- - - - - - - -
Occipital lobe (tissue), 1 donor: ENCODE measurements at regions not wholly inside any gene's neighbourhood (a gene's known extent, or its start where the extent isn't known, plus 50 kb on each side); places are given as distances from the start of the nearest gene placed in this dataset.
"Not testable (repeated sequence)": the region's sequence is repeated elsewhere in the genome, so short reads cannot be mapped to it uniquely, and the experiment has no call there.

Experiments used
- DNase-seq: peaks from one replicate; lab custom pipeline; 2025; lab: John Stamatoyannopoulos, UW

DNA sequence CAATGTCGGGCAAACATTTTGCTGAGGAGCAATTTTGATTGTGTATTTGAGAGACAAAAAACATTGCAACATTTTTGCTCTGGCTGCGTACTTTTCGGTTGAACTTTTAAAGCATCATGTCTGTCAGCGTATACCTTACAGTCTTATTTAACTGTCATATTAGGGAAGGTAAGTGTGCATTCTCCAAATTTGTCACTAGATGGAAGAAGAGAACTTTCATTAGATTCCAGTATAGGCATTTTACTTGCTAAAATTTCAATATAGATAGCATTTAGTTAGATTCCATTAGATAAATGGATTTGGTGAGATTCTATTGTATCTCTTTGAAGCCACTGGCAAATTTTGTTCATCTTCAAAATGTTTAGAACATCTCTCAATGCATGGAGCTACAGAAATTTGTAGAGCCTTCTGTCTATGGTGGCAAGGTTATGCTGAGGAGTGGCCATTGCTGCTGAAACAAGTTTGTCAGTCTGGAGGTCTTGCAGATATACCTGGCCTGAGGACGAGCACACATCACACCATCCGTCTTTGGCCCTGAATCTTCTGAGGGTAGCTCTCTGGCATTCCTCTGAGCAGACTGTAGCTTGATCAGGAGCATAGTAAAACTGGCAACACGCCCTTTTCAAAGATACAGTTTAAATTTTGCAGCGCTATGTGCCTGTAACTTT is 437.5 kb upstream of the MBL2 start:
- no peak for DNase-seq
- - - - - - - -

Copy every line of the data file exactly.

Occipital lobe (tissue), 1 donor: ENCODE measurements at regions not wholly inside any gene's neighbourhood (a gene's known extent, or its start where the extent isn't known, plus 50 kb on each side); places are given as distances from the start of the nearest gene placed in this dataset.
"Not testable (repeated sequence)": the region's sequence is repeated elsewhere in the genome, so short reads cannot be mapped to it uniquely, and the experiment has no call there.

Experiments used
- DNase-seq: peaks from one replicate; lab custom pipeline; 2025; lab: John Stamatoyannopoulos, UW

DNA sequence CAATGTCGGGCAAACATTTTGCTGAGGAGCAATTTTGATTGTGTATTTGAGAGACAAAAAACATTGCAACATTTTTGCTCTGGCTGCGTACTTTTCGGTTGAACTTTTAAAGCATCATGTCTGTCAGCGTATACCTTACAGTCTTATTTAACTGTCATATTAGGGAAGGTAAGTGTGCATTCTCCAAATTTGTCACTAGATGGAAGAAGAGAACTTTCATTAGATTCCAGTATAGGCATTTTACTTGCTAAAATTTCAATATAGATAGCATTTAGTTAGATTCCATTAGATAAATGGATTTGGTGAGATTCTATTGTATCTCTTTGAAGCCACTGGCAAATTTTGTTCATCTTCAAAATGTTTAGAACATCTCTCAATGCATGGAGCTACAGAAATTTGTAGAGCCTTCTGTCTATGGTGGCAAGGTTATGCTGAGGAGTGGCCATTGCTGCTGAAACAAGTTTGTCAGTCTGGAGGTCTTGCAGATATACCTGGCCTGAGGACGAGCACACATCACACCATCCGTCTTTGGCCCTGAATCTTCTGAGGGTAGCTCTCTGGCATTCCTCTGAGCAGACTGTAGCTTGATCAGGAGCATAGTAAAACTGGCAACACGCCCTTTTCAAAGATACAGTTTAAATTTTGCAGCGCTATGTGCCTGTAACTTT is 437.5 kb upstream of the MBL2 start:
- no peak for DNase-seq